Black Republicans are leaving the nation's capital this weekend with a feeling of ''being wanted and appreciated by our party,'' smiled LeGree Daniels of Harrisburg, Pa., chairman of the National Black Republican Council.
She was beaming because President Reagan had highlighted the council's three-day 1982 midterm convention with a rousing commitment to seek solutions to black issues and to support black GOP candidates for Congress.
The President made four promises to black people:
* To aid minority business enterprise. ''Later this month,'' said Mr. Reagan, ''I will announce a program which will promote minority business development.'' He said the program would include a plan to increase federal procurement of goods and services from minority firms during fiscal years 1983-85. An administration-sponsored conference of major American industrial leaders with minority entrepreneurs was also promised.
* To assure a strong Republican stand for civil rights. ''There is no room in the Republican Party for bigots,'' declared the President. He affirmed that his administration has been ''firm in protecting'' civil liberties and in supporting such laws as the Voting Rights Act.
* To strengthen black colleges. Reagan termed this a ''firm commitment'' of his administration.
* To pursue the enterprise zone concept as a means of upgrading the nation's inner cities. The President again endorsed this program, emphasizing its potential for creating new jobs and bringing private enterprise back to the city.
Reagan also delivered some strong criticism of past federal efforts to help US blacks. Antipoverty programs such as model cities and various other urban renewal measures created ''a new kind of bondage for American citizens,'' President Reagan said. He argued than many of the programs begun during the Great Society push of the mid-1960s fostered ''a state of dependency,'' instead of creating social mobility.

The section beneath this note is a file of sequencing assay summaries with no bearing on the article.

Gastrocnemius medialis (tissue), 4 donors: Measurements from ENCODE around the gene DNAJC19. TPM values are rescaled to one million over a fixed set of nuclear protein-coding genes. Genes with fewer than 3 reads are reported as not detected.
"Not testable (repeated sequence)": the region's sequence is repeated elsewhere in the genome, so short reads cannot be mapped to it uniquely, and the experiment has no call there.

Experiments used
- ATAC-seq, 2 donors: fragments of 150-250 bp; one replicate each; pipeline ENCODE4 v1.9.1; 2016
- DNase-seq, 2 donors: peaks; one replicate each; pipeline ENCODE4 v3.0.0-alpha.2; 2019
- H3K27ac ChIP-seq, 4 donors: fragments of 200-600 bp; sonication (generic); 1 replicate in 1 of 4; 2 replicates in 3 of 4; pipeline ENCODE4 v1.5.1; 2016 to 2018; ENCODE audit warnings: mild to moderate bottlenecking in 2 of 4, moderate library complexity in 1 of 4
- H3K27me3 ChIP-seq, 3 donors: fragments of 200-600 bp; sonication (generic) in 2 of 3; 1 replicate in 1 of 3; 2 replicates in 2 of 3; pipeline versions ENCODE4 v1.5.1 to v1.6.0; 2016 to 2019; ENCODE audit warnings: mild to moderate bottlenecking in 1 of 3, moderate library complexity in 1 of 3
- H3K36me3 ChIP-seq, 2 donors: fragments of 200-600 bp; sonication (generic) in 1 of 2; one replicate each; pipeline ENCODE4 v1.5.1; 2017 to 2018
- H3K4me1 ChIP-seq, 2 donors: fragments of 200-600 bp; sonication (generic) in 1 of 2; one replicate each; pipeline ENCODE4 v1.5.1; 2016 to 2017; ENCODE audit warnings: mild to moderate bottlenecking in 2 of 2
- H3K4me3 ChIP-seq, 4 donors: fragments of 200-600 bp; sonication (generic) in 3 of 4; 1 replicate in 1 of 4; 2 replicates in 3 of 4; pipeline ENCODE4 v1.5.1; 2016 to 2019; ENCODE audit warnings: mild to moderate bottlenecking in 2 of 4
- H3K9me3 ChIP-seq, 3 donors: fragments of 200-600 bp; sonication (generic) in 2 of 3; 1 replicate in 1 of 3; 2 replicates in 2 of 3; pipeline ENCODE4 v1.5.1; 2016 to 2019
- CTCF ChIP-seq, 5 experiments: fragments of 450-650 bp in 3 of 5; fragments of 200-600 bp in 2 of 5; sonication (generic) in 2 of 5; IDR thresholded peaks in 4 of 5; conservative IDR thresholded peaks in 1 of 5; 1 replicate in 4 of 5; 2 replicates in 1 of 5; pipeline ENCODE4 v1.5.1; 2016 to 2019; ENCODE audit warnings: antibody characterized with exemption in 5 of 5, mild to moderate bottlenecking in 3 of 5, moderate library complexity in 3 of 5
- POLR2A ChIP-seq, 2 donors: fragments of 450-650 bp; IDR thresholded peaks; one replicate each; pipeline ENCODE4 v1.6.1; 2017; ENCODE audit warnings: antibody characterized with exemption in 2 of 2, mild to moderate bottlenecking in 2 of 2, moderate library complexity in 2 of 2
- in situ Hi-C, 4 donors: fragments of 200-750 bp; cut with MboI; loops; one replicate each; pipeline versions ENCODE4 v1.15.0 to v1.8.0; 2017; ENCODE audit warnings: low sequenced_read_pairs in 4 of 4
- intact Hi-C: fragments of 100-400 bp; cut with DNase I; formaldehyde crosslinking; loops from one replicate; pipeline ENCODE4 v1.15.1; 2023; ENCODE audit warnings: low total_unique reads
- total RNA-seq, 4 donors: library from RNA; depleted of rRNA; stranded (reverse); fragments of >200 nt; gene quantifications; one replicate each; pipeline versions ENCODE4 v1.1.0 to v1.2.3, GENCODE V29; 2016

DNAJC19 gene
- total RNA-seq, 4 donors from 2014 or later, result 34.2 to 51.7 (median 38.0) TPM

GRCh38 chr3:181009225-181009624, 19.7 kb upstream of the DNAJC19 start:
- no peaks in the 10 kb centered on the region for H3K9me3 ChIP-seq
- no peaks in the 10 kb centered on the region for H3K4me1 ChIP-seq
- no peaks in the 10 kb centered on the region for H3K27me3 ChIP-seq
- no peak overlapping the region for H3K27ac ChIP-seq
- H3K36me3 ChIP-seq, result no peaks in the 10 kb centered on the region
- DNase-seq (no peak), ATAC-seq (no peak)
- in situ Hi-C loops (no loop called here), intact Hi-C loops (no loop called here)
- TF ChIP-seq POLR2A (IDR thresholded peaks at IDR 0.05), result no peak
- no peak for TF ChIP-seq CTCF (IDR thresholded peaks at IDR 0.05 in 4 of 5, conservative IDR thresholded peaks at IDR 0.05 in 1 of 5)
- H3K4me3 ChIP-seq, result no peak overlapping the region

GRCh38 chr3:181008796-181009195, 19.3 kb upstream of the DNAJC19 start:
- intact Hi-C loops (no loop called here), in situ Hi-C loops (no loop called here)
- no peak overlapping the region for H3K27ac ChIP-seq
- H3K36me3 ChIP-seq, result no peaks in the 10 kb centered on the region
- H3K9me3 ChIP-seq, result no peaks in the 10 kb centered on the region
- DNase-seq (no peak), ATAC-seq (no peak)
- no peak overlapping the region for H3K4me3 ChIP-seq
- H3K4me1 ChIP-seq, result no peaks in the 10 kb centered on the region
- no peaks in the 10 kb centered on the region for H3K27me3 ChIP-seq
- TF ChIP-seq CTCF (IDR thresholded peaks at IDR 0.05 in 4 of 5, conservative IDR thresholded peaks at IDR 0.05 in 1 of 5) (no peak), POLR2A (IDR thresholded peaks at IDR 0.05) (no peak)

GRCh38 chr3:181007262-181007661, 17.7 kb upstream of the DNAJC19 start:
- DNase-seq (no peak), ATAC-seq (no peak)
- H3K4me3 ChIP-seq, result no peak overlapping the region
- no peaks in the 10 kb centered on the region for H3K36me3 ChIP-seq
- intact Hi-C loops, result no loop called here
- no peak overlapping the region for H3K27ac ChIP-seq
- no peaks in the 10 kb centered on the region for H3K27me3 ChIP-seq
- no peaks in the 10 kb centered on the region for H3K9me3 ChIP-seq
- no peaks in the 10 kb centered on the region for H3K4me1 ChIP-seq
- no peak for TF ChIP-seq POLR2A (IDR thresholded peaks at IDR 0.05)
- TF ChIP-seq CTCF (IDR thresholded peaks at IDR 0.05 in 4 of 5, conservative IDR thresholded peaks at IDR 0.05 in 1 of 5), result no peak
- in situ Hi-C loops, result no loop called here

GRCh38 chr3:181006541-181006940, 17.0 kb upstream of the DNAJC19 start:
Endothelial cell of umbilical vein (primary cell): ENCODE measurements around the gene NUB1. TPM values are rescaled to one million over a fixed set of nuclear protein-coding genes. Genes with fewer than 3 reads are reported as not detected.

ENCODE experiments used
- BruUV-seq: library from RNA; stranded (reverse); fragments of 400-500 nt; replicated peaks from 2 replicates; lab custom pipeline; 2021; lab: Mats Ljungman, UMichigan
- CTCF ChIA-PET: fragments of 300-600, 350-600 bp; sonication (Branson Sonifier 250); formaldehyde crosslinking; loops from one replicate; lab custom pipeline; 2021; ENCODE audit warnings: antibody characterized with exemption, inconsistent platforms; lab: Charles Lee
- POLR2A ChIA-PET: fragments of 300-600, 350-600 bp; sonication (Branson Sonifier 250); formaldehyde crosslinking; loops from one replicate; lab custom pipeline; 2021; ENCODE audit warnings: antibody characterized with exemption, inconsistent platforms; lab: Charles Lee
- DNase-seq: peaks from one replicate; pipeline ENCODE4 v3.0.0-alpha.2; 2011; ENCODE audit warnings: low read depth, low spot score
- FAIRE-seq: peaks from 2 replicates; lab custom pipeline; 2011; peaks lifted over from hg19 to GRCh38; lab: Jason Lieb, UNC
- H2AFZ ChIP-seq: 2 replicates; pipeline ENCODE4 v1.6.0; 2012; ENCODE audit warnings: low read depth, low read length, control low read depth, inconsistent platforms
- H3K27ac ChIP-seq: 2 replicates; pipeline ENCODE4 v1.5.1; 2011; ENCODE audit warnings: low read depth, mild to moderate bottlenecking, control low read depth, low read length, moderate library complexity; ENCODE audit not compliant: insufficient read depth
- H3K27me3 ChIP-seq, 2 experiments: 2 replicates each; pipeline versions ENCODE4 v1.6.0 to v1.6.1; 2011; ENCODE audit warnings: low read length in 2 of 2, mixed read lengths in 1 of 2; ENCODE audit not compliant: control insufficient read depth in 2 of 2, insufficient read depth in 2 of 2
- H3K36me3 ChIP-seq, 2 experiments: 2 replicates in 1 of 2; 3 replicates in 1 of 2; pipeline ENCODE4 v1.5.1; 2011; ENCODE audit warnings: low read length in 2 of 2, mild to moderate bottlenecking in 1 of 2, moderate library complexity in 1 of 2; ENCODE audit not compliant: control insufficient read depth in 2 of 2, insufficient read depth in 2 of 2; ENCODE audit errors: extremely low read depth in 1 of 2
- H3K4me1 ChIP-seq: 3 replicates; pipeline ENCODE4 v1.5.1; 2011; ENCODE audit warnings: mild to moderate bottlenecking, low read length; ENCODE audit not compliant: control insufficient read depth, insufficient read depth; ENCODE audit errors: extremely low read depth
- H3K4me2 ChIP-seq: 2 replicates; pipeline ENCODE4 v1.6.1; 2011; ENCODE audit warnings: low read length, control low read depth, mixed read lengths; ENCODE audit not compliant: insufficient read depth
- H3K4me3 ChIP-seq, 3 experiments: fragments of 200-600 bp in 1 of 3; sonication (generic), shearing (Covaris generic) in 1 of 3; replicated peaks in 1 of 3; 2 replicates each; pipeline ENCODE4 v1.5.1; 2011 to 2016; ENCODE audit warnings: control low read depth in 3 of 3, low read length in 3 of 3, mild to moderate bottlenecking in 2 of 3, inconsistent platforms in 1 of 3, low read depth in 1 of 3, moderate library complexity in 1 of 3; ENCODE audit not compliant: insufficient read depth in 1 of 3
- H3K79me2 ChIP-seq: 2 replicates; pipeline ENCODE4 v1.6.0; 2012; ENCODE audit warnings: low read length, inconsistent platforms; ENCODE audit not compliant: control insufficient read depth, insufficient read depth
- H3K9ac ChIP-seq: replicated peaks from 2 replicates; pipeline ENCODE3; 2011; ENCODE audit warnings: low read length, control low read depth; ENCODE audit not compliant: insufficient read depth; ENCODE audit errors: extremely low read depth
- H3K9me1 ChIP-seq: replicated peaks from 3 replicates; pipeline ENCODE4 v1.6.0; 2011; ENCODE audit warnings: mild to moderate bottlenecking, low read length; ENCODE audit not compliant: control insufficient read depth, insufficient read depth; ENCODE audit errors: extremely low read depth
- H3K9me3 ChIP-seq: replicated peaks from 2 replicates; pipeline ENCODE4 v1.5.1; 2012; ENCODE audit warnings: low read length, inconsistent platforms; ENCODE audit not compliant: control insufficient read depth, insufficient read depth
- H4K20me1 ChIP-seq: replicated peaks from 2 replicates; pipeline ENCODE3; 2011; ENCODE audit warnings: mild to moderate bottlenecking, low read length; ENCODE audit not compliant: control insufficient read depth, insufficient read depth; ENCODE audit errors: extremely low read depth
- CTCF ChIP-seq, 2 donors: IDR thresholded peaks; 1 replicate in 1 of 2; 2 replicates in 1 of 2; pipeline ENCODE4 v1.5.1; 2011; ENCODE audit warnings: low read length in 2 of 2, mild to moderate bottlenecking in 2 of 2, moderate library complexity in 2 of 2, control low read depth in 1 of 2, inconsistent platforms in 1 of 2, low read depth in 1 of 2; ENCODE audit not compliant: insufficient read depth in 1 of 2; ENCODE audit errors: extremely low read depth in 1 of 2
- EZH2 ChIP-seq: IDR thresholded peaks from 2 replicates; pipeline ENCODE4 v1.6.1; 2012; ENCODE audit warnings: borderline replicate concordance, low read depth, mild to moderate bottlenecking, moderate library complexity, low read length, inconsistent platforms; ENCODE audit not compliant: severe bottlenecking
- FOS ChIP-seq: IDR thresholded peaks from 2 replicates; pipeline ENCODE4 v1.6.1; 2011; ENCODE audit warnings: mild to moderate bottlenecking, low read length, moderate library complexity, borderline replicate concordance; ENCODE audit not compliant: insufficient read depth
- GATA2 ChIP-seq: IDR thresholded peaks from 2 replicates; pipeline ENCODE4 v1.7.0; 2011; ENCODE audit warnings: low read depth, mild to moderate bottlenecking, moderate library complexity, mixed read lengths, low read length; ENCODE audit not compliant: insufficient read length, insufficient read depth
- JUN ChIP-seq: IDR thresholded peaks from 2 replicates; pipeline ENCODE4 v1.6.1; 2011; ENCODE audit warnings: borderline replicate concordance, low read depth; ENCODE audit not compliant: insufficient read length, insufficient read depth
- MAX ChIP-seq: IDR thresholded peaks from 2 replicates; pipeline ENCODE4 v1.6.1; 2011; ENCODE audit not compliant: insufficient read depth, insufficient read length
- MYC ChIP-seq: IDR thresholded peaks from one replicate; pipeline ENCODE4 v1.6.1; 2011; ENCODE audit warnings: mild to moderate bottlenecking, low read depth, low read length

''Together,'' he told the Wednesday evening dinner gathering, ''we can break this degrading cycle - with fairness, compassion, and love in our hearts.''
For the record, delegates wholeheartedly endorsed the Reagan speech. Off the record, however, voices of dissent could be heard.
One former Democrat said he was not ''convinced that the President would put his words into practice.'' He and others expressed a lack of confidence in Reaganomics. What they were looking for, he said, was some assurance of cash flow from the government to minority businesses and communities, expansion capital, and reduced red tape. ''This was not yet guaranteed in any small business programs offered so far,'' he said.
Other delegates aired similar doubts about the President's commitment to enforce civil rights laws. They were looking for acts to back up the words. One man commented that he wasn't ''sure of Mr. Reagan's appointments to the US Civil Rights Commission and to the Equal Employment Opportunity Commission.'' Definitely, he said, he and others would like to see more vigorous support of affirmative action.
Earlier in the week, the President's appointee as chairman of the Civil Rights Commission, Clarence Pendleton, called affirmative action a ''bankrupt policy.''
Among those listening to the Reagan address was Jesse Jackson, head of PUSH (People United to Save Humanity.) His comment: ''If this represents new dialogue between the administration and minorities, and new directions, it's good.''
He called the dinner a ''tribute to black Republicans. The main achievement is that black people may become a two-party people. No matter who's in the White House, black people will not be left outdoors.''
Reagan gave ''a very good speech,'' said Mayor Johnny Ford of Tuskegee, Ala., chairman of the National Conference of Black Mayors. ''We black mayors have met with him, and we hope this means an open door policy in the White House in the future.''